As with all decisions concerning your finances, it’s important to weigh all of your options. One of our professional staff members would be happy to complete a thorough budget analysis with you, and review your debt situation. Based on this information, we are happy to review your options and help you to decide if debt settlement is right for you. Please call us directly at 1-877-722-3328 for a free, no obligation consultation.

Get out of your debt by changing bad spending habits

Debt Crisis Relief:  Changing Bad Spending Habits

Getting into debt is one of the easiest downward spirals any person can get caught up in. Everything in the western world is geared toward getting people to spend money and promotes consumerism. Furthermore, the ease of acquiring credit cards steers individuals toward spending money they do not have. The deck is stacked against consumers who cannot withstand the onslaught of credit cards, financing offers, and sales on expensive merchandise. Simply put, it is amazingly easy to get into an enormous amount of debt.

On another token, one of the hardest things to do in today’s world is to get out of debt. Sure there are classes, books, DVDs, and seminars galore meant to teach people how to climb out of the hole of debt, but in truth all of these are useless if the habits of the individual debtors are not changed. Five of the most common habits that should be changed to help a person get out of debt are listed below, but a look at one’s spending habits could reveal many, many more. Use the list below as a starting point in determining what bad spending habits you have. You might come to realize that you’re able to regain control of your debt situation much more easily than you think.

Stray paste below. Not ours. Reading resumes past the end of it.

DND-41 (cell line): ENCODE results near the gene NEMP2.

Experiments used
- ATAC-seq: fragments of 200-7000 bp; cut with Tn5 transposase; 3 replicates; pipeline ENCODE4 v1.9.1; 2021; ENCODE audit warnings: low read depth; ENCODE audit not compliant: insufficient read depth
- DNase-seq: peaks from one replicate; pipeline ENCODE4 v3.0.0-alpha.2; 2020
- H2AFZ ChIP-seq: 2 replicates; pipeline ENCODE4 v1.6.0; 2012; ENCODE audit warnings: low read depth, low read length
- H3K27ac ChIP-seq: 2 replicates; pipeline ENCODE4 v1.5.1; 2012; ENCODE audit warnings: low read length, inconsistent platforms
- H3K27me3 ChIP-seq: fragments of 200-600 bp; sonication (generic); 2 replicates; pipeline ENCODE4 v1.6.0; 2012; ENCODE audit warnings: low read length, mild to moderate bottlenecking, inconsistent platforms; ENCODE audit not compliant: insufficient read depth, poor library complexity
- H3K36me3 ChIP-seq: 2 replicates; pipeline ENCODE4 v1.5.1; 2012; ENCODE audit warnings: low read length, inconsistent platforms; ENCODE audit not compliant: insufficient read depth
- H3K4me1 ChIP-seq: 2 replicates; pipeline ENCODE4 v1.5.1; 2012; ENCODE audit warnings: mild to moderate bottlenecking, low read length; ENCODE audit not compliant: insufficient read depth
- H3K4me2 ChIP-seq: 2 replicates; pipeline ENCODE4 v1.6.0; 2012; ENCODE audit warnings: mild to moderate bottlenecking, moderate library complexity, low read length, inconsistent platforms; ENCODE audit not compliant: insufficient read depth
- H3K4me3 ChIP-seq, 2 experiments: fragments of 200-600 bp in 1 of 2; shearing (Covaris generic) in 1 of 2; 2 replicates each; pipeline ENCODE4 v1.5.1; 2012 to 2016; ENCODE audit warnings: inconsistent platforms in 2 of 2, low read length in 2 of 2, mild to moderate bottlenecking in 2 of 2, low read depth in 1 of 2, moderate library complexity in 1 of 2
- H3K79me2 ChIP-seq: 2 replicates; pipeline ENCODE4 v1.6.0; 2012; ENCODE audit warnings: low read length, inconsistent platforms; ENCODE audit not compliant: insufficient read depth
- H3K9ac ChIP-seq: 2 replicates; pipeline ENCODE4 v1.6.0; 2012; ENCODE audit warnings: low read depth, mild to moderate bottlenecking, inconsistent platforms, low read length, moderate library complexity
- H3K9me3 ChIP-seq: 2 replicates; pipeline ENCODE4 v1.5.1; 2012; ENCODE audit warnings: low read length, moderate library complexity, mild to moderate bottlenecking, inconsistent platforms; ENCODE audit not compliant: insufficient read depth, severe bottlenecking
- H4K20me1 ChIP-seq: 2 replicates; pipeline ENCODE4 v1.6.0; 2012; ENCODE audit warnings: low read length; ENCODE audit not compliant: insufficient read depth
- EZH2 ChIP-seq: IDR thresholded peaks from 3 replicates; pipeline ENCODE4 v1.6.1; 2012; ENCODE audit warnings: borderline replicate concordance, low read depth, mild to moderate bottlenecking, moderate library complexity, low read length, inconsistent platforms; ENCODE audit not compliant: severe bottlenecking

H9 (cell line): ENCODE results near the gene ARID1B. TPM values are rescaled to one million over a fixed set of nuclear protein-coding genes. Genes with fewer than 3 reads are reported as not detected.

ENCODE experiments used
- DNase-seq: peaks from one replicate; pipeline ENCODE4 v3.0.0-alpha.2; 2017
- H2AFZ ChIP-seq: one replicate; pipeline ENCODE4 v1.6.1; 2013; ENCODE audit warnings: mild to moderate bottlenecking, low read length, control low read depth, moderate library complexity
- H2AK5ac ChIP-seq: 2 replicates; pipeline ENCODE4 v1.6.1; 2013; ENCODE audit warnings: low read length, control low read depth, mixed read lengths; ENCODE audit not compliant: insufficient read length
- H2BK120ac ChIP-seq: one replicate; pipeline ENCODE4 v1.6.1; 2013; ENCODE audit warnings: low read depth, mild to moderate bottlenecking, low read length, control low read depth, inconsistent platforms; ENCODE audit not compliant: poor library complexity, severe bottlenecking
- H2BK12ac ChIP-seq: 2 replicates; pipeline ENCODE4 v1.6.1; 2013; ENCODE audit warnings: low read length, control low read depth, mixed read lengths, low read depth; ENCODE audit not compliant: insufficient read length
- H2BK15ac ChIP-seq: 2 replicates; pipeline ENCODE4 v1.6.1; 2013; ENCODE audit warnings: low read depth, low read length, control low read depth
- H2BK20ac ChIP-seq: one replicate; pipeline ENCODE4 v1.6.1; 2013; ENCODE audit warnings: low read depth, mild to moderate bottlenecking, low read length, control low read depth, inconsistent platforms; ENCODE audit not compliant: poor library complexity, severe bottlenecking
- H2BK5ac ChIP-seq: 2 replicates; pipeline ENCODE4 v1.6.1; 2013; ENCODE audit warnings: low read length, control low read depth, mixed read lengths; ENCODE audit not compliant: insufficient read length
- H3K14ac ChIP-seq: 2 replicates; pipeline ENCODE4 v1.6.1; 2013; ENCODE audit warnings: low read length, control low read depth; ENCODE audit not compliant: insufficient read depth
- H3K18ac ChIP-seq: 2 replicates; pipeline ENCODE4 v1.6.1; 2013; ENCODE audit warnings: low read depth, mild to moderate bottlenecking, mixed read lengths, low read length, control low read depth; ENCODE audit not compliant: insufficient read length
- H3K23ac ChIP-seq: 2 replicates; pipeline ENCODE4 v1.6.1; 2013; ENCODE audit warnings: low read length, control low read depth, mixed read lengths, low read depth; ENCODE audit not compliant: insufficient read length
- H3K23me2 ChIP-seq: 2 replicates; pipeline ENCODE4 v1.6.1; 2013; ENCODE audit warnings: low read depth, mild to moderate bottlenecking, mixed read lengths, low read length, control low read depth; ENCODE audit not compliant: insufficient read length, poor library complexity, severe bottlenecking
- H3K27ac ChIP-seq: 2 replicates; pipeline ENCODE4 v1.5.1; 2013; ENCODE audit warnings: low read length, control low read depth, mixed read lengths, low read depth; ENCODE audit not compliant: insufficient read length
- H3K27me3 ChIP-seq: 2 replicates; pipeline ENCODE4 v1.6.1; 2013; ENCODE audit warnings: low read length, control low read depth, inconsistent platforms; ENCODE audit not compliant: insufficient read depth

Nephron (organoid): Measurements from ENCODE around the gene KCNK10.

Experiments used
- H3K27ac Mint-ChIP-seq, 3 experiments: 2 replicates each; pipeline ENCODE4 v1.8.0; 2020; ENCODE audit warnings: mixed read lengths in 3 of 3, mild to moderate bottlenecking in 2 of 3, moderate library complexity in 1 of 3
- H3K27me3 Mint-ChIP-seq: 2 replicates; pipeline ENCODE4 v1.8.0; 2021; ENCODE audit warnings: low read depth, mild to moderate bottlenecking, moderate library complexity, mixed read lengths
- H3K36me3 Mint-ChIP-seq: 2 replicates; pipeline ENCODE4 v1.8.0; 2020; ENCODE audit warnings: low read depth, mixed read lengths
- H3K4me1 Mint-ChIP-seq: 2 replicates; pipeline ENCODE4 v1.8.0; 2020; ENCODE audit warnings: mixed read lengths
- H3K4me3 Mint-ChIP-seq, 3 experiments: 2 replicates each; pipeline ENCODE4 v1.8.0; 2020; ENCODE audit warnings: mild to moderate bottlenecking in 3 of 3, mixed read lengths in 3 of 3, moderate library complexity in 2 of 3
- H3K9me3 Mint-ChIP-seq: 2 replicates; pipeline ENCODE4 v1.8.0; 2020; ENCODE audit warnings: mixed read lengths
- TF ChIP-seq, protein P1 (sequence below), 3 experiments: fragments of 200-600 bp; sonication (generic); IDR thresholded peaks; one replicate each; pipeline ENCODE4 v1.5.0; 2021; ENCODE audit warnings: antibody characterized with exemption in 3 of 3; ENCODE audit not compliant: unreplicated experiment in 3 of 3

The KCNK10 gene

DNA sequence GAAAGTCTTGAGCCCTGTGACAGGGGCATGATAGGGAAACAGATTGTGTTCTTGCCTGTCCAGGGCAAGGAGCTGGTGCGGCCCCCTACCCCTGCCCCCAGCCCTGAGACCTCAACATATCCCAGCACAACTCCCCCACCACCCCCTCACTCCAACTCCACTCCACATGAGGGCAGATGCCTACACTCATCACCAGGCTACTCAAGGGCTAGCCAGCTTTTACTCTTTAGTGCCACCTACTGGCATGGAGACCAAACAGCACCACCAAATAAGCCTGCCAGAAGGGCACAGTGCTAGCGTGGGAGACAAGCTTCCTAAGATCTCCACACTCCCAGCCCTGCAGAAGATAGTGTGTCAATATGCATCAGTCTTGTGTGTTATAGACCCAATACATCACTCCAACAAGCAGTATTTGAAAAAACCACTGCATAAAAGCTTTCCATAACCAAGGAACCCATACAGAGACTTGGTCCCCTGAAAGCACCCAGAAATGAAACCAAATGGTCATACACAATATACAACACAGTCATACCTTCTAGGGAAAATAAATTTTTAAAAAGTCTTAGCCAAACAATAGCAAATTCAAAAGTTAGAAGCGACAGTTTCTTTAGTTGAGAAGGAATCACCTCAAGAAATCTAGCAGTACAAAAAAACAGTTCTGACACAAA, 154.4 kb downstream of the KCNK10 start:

Eating Out

One of the leading causes of debt in the United States arises from the desire to eat great food. Many people think it is more convenient and less expensive to get great food by going to a restaurant. However, this perception is incorrect. For a family of four, the average bill at a sit-down restaurant such as T.G.I. Friday’s, Olive Garden, or Ruby Tuesday is somewhere between $45-60. This amounts to about a third of the average weekly grocery bill for a family of six!